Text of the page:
Four years ago, Brady Corbet was the toast of the Toronto International Film Festival. Okay, that’s misleading. The American actor was not the most praised or highest profile performer at the 2014 fest, but he was certainly the most unavoidable. That year, Corbet appeared in five TIFF selections (Clouds of Sils Maria, Force Majeure, Eden, While We’re Young and Escobar: Paradise Lost), mostly European films that cast him as the token American guy, a result of Corbet living overseas at the time.
At this past fall’s TIFF, Corbet enjoyed another robust presence – although this time for his work behind the camera, with Vox Lux. The dark drama, chronicling the beginnings and burn-out of pop star Celeste (Raffey Cassidy in the film’s first act, Natalie Portman in the latter), is Brady’s second feature as a writer-director, and quickly earned a polarizing reception. Some critics considered it a refreshing and idiosyncratic alternative to A Star Is Born, others a pretentious answer to the same.
While the urge to pit Vox Lux against Bradley Cooper’s film is natural – the two directors even share the same initials, for god’s sake – the projects were created in entirely different artistic ecosystems, with vastly divergent goals. Where Cooper’s film is a slick, meticulously constructed ode to finding your one true partner (when not acting as a love letter to Lady Gaga herself), Corbet’s work is complicated and messy, with big ideas about entertainment, violence, the media and trauma. In other words, it’s the kind of movie you might expect from someone with one foot in Hollywood, the other in Europe.
While at TIFF this past September, the 30-year-old Corbet spoke with The Globe and Mail’s Barry Hertz about provocation, pop culture and online echo chambers.
There are so many ideas going on in Vox Lux. What are your hopes for its reception?
It’s easy to be brave inside a bubble, because you work on something for a long time, and you’re not trying to be provocative or anything. You’re just trying to execute it. But when you present it to someone, you see all the ways it could go wrong. When you leave something open to interpretation, you leave something open to misinterpretation. It’s an experiment for me. The aim was to be as transcendent in the minimalism as we were in the maximalism – to fully commit to both. But then the result is strange, even for me as a viewer. I’m happy that it mostly seems to work for people.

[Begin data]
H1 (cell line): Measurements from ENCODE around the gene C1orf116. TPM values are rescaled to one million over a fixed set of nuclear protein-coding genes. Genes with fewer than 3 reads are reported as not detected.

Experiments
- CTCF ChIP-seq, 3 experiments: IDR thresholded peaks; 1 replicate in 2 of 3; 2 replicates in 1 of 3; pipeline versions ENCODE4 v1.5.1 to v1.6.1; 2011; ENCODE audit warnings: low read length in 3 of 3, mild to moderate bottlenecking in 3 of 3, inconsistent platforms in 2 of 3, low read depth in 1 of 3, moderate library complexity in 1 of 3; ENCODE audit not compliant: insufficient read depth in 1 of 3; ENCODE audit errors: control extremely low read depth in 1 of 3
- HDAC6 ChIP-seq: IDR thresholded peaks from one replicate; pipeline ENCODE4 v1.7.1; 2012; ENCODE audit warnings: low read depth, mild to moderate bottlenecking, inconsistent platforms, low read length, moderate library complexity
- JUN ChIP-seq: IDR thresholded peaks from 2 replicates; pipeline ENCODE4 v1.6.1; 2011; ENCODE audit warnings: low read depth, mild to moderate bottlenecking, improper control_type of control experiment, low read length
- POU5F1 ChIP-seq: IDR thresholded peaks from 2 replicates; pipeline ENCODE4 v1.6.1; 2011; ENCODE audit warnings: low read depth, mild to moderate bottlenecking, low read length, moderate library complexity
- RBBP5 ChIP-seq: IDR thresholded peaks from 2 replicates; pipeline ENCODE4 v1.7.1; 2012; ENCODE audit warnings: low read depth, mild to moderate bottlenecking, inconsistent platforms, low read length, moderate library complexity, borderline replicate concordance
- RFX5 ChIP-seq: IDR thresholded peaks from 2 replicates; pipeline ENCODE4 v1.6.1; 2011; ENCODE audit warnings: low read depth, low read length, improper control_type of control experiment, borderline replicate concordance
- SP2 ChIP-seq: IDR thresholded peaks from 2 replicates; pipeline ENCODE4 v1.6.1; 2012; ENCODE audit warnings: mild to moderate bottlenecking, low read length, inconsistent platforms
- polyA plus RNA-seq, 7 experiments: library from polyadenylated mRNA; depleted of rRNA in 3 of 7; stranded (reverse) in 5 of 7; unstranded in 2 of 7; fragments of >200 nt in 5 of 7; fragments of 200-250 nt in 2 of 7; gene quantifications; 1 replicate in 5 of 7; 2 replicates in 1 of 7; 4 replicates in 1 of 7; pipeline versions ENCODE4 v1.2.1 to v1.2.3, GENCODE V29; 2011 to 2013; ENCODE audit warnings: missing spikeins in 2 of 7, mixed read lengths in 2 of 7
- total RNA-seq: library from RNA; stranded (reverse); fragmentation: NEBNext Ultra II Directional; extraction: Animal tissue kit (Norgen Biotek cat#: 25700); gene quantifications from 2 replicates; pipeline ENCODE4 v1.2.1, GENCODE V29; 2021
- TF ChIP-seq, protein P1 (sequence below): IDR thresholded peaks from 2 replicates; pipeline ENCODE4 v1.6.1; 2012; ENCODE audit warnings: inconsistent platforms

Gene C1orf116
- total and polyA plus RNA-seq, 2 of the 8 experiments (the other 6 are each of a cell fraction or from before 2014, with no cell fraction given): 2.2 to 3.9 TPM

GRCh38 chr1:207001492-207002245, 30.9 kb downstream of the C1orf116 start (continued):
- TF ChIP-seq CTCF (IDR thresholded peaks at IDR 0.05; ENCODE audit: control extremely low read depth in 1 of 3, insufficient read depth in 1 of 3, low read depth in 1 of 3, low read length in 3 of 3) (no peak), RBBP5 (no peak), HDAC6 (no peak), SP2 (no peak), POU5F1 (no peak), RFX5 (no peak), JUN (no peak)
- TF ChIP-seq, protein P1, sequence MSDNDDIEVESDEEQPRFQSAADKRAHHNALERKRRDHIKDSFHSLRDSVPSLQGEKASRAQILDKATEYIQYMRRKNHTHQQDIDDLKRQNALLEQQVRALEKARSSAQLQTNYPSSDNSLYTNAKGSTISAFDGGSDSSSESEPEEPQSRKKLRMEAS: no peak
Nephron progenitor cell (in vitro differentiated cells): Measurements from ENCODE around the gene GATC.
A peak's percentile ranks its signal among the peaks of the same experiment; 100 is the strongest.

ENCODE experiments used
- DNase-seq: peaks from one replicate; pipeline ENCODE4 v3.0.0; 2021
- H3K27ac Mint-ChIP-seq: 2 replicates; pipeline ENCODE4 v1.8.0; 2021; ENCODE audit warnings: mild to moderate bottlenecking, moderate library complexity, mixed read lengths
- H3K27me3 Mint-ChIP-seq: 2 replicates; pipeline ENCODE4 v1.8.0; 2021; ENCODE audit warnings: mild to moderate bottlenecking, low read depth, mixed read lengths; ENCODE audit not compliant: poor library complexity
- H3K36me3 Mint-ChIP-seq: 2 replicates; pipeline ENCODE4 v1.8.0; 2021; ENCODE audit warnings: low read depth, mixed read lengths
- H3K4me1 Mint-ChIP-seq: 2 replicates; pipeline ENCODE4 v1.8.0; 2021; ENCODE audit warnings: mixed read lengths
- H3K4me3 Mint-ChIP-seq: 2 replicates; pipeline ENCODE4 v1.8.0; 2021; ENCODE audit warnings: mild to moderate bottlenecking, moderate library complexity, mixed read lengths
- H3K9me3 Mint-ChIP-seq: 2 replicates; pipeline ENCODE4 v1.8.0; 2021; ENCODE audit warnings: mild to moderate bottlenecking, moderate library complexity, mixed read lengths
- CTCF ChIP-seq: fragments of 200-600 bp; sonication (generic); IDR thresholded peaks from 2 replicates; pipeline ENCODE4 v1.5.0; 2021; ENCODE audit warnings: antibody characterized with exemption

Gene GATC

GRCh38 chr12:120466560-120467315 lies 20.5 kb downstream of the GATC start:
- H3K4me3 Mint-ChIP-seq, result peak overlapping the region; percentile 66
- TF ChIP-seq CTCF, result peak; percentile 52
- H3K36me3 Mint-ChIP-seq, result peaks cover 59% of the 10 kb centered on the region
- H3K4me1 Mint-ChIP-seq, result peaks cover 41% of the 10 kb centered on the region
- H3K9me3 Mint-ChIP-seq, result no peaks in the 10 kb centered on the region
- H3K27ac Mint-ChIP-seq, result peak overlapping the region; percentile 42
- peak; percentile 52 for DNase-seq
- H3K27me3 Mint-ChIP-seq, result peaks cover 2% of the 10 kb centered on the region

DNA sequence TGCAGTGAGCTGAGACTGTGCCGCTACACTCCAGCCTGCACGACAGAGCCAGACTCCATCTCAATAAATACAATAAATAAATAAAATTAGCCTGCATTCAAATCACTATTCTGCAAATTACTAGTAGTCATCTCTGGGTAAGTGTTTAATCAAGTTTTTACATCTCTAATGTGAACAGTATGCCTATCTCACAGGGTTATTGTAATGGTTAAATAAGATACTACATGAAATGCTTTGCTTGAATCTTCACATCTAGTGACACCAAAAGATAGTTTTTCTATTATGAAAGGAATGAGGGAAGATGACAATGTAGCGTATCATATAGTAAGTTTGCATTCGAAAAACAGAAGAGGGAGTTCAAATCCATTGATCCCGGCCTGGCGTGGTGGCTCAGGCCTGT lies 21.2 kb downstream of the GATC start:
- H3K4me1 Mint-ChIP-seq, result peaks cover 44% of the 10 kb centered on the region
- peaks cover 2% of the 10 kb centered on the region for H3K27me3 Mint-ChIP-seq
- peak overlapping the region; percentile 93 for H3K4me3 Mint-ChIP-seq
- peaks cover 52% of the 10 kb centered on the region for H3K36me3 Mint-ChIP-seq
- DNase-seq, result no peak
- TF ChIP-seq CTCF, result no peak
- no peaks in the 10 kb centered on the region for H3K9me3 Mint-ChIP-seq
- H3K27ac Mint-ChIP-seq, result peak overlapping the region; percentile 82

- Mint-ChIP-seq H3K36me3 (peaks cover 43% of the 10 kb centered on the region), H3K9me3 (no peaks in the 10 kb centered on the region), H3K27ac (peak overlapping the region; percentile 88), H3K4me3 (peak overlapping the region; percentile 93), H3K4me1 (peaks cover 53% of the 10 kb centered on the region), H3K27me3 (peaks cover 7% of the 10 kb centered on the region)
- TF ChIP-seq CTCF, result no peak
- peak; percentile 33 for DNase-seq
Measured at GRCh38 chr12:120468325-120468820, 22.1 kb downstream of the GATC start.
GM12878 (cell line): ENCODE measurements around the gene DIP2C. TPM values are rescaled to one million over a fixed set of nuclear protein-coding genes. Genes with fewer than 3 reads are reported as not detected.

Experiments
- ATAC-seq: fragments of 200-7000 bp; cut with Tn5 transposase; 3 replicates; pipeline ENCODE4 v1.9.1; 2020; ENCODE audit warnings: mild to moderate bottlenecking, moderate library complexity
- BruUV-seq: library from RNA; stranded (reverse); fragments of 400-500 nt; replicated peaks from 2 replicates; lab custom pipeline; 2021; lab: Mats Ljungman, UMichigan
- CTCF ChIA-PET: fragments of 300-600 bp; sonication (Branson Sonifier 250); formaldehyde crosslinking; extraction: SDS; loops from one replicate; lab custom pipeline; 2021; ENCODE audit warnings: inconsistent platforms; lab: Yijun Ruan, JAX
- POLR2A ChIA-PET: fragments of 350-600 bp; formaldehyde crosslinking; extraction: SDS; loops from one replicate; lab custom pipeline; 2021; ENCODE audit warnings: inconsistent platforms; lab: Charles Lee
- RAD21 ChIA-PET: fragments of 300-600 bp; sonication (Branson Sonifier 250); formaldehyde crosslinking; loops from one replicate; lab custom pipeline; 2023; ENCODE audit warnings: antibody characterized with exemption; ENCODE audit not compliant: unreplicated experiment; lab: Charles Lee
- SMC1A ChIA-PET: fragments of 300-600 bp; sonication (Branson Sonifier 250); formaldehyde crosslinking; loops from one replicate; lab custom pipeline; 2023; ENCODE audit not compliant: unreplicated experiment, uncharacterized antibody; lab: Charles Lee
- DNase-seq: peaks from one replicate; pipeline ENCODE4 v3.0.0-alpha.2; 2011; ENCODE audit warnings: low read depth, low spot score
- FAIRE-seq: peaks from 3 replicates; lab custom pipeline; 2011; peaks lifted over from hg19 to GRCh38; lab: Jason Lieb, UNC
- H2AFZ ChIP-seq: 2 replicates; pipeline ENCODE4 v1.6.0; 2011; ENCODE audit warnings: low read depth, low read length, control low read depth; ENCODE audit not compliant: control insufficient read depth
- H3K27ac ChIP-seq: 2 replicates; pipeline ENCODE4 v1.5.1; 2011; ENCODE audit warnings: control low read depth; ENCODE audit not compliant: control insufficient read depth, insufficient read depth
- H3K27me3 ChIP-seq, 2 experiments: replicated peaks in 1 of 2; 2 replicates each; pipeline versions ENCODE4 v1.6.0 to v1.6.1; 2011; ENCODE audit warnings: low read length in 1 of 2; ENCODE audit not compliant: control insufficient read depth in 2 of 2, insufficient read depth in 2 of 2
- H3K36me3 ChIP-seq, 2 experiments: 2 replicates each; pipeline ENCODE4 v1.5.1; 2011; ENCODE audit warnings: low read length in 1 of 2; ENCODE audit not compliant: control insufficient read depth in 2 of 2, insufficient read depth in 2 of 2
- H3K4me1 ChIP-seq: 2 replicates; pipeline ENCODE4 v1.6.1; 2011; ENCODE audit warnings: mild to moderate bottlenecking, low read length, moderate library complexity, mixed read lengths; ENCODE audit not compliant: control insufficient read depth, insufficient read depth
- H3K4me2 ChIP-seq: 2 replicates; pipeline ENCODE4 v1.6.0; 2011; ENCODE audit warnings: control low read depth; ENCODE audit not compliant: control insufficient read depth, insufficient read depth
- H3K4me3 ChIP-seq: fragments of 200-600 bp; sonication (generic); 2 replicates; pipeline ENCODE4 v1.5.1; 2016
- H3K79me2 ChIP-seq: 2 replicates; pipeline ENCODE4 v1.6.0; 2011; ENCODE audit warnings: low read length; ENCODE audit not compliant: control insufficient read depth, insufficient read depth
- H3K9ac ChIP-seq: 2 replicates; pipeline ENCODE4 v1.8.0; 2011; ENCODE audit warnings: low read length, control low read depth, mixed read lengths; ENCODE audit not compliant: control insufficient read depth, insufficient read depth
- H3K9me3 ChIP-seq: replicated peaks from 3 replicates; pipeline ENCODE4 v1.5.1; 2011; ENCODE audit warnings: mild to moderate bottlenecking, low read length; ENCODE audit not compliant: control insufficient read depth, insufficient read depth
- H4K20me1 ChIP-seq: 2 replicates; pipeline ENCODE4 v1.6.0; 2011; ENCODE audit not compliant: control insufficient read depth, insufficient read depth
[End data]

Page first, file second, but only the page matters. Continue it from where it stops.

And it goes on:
It feels like a film of extremes. There’s one moment, where we follow a young Celeste hopping around Europe in grainy home-video footage, which reminded me of the European vacation montage in Roger Avary’s Rules of Attraction, maybe one of the most frantic few minutes I’ve ever seen.
A friend of mine actually brought that up during a test screening, as it wasn’t on my mind at the time of filming. I was thinking more of [Harmony Korine’s] Julien Donkey-Boy and the Dogme films [of Lars von Trier and Thomas Vinterberg], and how we could use video in a way that would invoke the nineties. There are so many references to pop culture in the past 20 years in there. Sometimes things happen not on purpose, but it’s in your mind. You realize that you tipped your hat without being cognizant of it until later on.
What do you think of those who’ve so far called it deliberately provocative?